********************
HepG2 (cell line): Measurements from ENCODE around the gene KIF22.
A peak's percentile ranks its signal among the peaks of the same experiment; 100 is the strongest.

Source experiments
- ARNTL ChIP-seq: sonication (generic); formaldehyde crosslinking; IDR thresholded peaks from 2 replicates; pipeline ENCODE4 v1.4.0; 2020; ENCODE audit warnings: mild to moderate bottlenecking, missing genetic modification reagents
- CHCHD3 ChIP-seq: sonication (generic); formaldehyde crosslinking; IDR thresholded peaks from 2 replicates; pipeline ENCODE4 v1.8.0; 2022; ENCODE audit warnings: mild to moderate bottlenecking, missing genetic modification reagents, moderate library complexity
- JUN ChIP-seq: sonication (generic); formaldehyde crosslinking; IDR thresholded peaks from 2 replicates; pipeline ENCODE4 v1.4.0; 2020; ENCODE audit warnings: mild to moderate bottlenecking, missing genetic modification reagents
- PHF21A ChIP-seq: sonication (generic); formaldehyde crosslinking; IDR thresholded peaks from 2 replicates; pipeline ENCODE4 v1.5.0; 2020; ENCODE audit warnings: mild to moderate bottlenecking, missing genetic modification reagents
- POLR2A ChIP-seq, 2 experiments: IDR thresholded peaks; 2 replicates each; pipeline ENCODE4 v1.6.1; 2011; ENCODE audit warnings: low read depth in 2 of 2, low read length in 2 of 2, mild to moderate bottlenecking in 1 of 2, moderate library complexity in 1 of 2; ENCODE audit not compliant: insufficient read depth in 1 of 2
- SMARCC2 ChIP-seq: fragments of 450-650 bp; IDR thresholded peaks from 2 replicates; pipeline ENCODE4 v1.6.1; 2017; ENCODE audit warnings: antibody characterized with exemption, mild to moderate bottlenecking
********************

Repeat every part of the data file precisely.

HepG2 (cell line): Measurements from ENCODE around the gene KIF22.
A peak's percentile ranks its signal among the peaks of the same experiment; 100 is the strongest.

Source experiments
- ARNTL ChIP-seq: sonication (generic); formaldehyde crosslinking; IDR thresholded peaks from 2 replicates; pipeline ENCODE4 v1.4.0; 2020; ENCODE audit warnings: mild to moderate bottlenecking, missing genetic modification reagents
- CHCHD3 ChIP-seq: sonication (generic); formaldehyde crosslinking; IDR thresholded peaks from 2 replicates; pipeline ENCODE4 v1.8.0; 2022; ENCODE audit warnings: mild to moderate bottlenecking, missing genetic modification reagents, moderate library complexity
- JUN ChIP-seq: sonication (generic); formaldehyde crosslinking; IDR thresholded peaks from 2 replicates; pipeline ENCODE4 v1.4.0; 2020; ENCODE audit warnings: mild to moderate bottlenecking, missing genetic modification reagents
- PHF21A ChIP-seq: sonication (generic); formaldehyde crosslinking; IDR thresholded peaks from 2 replicates; pipeline ENCODE4 v1.5.0; 2020; ENCODE audit warnings: mild to moderate bottlenecking, missing genetic modification reagents
- POLR2A ChIP-seq, 2 experiments: IDR thresholded peaks; 2 replicates each; pipeline ENCODE4 v1.6.1; 2011; ENCODE audit warnings: low read depth in 2 of 2, low read length in 2 of 2, mild to moderate bottlenecking in 1 of 2, moderate library complexity in 1 of 2; ENCODE audit not compliant: insufficient read depth in 1 of 2
- SMARCC2 ChIP-seq: fragments of 450-650 bp; IDR thresholded peaks from 2 replicates; pipeline ENCODE4 v1.6.1; 2017; ENCODE audit warnings: antibody characterized with exemption, mild to moderate bottlenecking